The January 2012 U.S. trade deficit increased $2.14 billion to $52.57 billion in a month. This is a 4.25% increase from last month in the trade deficit and the highest since October 2008. December's trade deficit was significantly revised up by $1.62 billion. All of 2011 was revised, painting a much bleaker trade deficit picture than originally reported. January exports increased $2.58 billion, or 1.45%, while imports increased $4.72 billion, or 2.07%. January's imports, $233.37 billion, were the highest on record.
The China deficit alone was, -$26.023 billion, or 39.86% of the goods trade deficit for January. This includes oil, is not seasonally adjusted and is on a raw customs accounting basis. For comparison's sake the not seasonally adjusted goods trade deficit by Census accounting methods was -$65,29 billion. By country trade deficits are not seasonally adjusted and China's never ending import barrage is cyclical as one can see in the below graph of the deficit with China.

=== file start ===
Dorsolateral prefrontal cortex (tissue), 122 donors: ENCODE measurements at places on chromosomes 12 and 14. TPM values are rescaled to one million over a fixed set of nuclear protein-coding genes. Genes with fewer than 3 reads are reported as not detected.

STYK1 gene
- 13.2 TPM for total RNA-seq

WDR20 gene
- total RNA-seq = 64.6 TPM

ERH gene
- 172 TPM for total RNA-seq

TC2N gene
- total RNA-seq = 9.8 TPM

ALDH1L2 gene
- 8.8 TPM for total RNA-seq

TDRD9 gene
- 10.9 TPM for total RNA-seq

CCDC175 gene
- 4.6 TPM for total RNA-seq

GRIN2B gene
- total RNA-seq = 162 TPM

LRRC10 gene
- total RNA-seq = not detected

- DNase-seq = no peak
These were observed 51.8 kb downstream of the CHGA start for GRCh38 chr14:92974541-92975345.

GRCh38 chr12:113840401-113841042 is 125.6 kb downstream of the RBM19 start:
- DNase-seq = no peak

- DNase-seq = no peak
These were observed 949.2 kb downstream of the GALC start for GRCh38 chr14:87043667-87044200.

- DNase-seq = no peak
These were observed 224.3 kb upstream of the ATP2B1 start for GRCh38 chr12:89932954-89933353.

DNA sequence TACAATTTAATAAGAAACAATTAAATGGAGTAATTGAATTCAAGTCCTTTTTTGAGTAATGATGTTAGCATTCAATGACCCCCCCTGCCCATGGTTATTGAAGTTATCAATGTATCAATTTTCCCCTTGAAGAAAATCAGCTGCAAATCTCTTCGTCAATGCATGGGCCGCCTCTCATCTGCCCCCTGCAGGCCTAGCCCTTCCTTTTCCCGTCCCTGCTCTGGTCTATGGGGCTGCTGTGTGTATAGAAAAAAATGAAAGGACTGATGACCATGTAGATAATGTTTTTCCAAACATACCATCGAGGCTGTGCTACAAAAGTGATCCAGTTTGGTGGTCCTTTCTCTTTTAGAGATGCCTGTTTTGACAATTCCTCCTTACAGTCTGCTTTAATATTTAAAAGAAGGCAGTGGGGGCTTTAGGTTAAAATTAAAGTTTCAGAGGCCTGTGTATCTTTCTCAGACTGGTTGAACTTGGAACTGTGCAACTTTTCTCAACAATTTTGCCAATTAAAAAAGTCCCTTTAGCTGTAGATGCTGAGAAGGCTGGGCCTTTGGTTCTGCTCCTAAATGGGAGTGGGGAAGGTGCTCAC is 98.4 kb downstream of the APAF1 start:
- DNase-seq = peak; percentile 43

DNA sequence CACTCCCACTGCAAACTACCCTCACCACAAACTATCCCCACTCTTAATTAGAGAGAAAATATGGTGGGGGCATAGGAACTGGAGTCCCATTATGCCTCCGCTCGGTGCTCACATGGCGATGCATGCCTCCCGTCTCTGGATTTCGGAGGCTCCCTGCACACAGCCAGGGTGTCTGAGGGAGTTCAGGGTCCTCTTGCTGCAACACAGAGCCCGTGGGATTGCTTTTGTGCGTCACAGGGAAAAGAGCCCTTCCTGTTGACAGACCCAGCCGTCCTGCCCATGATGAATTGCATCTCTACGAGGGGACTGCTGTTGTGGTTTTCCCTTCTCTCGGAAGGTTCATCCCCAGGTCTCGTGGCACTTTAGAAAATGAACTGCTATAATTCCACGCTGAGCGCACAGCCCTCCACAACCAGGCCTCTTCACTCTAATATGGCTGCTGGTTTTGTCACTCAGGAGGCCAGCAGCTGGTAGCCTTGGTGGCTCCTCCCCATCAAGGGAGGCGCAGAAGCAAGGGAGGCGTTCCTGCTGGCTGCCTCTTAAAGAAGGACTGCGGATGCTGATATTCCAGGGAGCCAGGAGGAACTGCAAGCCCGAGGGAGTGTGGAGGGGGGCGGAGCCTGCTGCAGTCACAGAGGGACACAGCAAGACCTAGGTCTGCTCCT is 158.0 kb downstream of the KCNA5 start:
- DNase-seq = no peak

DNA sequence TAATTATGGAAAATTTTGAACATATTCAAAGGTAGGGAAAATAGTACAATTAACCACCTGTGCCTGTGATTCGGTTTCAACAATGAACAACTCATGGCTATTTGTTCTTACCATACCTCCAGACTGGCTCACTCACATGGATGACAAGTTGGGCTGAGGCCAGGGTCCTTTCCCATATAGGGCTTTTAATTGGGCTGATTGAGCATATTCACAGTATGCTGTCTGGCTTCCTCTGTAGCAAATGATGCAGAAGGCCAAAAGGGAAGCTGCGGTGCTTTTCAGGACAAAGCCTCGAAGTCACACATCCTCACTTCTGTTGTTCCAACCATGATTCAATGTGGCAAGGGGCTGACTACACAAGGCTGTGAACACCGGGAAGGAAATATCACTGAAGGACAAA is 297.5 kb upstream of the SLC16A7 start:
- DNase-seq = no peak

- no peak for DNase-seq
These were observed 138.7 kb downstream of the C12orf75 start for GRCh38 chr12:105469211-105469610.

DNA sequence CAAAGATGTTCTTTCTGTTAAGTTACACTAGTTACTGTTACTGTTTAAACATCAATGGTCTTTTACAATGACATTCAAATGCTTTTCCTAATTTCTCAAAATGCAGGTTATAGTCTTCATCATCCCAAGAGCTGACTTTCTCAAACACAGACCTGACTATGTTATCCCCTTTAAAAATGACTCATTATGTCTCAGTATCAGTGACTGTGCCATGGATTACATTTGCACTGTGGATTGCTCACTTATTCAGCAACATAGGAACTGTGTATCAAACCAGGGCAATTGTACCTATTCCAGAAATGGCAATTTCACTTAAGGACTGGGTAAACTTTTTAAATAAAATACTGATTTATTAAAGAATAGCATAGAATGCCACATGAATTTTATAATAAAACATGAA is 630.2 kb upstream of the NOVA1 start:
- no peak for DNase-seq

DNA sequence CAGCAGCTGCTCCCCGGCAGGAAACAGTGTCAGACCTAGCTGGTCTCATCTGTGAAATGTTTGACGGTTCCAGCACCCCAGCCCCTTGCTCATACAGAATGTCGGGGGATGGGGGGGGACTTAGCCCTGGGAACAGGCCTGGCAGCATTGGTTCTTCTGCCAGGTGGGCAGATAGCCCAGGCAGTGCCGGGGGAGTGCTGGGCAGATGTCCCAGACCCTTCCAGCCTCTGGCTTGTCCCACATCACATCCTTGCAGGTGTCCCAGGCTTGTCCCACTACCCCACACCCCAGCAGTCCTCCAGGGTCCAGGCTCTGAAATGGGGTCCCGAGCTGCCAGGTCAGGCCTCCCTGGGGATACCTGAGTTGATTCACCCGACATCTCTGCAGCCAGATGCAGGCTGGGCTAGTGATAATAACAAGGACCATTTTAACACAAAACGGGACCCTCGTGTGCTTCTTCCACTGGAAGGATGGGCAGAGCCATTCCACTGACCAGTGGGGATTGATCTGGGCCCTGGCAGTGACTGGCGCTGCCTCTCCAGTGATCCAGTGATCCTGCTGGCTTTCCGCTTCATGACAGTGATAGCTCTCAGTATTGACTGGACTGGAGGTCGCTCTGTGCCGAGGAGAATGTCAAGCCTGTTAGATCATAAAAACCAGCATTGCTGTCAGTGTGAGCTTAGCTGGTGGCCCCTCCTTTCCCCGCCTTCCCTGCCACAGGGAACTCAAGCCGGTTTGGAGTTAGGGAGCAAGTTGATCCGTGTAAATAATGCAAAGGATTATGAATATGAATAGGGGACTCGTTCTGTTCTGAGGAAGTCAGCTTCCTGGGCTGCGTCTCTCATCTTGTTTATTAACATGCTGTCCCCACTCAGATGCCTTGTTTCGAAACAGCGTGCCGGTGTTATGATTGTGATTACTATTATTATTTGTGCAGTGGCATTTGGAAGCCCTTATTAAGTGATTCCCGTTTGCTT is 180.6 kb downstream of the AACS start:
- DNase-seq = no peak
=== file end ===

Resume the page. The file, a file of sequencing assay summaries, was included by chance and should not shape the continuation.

Oil related imports jumped $2.5 billion with a petroleum end use trade deficit of -$29.71 billion, for January, a 9.2% increase from last month. Petroleum related end use is 44.68% of the goods trade deficit.
By the more specific NAICS codes, not seasonally adjusted, oil and gas were 41.2% of the goods trade deficit, or -$21.58 billion. Assuming China has very little oil and gas exports to the United States, if one subtracts off oil and gas from the goods trade deficit, China becomes very roughly 66% of the non-oil and gas goods trade deficit.
The United States basically has two major ongoing problems with the trade deficit, Chinese goods and Oil imports. Below is the not seasonally adjusted import price index for oil fuel. The average price for a barrel of oil in January was $103.81, down from December's price of $104.13. By volume, the U.S. imported 270,727,000 barrels of crude oil in January, about 8.2 million less than December. With this kind of trade data, one must wonder why gas prices are skyrocketing.
Below are imports vs. exports of goods and services from January 2007 to December 2011. Notice how much larger imports are than exports, but also notice the growth, or rate of change between months of U.S. exports over time. To state the obvious, imports subtract from GDP and exports add.